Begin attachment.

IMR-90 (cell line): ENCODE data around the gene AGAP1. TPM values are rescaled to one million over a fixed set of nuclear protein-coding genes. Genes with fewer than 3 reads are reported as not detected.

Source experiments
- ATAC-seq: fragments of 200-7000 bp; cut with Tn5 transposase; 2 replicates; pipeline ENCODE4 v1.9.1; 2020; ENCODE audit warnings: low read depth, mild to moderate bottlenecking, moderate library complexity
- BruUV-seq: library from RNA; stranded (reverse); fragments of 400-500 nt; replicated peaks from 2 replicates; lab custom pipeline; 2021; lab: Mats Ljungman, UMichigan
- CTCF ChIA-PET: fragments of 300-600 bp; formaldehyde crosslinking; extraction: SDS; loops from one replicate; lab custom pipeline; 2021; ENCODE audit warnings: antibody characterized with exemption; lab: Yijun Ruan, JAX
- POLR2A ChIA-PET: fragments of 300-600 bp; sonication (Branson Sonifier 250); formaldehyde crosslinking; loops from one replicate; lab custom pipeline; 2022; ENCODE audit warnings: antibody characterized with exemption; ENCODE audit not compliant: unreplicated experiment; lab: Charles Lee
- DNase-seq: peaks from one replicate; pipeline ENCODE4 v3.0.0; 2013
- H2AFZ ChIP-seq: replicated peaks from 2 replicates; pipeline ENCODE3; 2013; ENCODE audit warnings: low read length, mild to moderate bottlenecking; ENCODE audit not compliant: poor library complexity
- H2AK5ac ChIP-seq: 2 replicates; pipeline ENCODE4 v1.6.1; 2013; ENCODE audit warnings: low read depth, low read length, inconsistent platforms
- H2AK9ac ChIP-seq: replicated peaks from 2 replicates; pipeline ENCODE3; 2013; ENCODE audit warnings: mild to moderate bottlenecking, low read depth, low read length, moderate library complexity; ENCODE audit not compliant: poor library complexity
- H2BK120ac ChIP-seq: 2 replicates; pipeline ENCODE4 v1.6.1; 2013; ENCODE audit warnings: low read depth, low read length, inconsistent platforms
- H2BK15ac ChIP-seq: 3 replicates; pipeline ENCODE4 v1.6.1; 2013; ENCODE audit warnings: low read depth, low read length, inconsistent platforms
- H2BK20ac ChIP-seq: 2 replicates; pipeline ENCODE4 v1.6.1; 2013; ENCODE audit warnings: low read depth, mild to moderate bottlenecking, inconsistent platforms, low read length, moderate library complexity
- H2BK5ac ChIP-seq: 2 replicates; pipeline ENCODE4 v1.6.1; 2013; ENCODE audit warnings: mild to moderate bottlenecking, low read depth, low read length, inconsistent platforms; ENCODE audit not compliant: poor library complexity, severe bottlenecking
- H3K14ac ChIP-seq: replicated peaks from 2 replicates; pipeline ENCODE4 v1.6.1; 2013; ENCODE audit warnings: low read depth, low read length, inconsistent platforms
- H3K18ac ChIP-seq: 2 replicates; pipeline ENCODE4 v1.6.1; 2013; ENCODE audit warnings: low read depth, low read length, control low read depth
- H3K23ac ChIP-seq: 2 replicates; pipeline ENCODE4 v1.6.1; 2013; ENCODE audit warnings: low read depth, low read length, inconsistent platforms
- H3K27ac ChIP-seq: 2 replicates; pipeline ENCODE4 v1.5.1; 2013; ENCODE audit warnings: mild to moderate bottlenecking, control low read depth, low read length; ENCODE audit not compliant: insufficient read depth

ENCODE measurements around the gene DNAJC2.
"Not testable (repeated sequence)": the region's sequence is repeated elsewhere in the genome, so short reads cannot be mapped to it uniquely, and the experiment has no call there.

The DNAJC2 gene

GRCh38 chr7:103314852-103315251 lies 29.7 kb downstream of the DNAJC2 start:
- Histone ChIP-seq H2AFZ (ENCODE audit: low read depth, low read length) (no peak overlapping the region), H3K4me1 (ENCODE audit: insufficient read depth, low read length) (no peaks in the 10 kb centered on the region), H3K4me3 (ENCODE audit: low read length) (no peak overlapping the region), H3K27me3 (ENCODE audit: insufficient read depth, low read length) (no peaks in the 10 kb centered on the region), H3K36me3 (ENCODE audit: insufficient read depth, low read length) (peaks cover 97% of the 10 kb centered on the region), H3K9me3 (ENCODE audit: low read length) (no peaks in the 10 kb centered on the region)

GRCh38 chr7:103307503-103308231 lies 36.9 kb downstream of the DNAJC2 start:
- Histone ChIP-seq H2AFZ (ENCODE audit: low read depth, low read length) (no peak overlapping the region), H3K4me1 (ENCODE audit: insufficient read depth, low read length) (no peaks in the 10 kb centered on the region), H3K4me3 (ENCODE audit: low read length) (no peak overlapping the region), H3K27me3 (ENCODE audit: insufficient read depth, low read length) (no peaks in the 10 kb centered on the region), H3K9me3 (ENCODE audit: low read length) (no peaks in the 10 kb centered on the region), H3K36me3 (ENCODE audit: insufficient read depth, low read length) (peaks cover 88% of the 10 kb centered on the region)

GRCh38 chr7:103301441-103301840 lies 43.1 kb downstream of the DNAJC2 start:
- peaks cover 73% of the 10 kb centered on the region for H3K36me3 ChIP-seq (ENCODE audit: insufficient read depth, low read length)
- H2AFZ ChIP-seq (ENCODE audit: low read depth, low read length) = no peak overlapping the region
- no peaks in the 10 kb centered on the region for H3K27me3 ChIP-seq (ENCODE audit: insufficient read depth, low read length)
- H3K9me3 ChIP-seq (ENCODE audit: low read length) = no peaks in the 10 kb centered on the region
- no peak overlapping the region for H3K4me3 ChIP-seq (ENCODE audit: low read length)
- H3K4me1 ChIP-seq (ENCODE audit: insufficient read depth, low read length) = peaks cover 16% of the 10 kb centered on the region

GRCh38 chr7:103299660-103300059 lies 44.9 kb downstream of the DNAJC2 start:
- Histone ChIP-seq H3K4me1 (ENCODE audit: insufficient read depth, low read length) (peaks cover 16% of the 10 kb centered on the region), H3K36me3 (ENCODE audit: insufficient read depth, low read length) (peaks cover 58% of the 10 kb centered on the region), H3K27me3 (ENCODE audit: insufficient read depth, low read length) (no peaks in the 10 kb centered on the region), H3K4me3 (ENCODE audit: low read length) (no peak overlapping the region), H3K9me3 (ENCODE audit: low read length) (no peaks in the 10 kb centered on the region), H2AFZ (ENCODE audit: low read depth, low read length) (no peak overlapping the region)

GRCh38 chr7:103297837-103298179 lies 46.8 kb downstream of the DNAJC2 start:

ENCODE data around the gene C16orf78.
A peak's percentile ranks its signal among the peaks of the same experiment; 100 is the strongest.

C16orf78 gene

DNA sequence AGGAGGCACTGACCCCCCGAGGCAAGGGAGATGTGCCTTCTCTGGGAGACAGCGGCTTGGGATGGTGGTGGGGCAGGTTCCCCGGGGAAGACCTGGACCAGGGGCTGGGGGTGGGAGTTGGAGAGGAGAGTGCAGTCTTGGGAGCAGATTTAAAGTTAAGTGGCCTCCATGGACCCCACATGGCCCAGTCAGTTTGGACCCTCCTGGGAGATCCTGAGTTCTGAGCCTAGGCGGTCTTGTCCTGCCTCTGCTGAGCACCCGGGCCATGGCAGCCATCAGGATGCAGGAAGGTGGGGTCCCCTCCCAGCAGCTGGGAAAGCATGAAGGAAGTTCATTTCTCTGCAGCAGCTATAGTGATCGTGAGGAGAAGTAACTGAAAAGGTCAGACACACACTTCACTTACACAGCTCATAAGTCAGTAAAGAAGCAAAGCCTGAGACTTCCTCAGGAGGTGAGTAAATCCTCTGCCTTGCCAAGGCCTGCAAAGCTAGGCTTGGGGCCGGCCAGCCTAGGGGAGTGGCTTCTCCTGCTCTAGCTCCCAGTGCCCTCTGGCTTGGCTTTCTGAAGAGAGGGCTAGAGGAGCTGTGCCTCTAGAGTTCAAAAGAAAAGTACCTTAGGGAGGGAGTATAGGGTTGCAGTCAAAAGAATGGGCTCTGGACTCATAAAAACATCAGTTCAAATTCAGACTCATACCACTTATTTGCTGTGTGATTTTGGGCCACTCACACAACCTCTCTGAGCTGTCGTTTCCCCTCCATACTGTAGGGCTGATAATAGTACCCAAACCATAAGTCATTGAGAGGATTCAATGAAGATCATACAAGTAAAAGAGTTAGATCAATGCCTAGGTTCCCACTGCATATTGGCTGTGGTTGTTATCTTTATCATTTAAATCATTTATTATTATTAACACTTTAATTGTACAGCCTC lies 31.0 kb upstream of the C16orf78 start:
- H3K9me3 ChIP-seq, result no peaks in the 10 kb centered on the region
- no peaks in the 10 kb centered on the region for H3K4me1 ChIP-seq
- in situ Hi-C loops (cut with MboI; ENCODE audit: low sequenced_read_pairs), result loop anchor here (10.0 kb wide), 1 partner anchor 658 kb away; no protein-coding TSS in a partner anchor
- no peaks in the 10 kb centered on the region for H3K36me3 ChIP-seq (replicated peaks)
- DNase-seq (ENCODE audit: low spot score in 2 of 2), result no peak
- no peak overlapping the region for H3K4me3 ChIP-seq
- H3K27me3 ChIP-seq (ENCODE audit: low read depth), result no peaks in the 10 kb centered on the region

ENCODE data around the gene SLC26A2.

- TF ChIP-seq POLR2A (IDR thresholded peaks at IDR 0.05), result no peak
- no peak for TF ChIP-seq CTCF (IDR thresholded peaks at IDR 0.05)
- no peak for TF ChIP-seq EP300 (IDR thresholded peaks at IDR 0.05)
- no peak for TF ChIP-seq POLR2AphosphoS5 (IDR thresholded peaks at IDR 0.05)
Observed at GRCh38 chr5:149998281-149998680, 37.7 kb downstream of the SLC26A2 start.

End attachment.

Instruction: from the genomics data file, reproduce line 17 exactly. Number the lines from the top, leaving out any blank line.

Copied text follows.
- H3K23ac ChIP-seq: 2 replicates; pipeline ENCODE4 v1.6.1; 2013; ENCODE audit warnings: low read depth, low read length, inconsistent platforms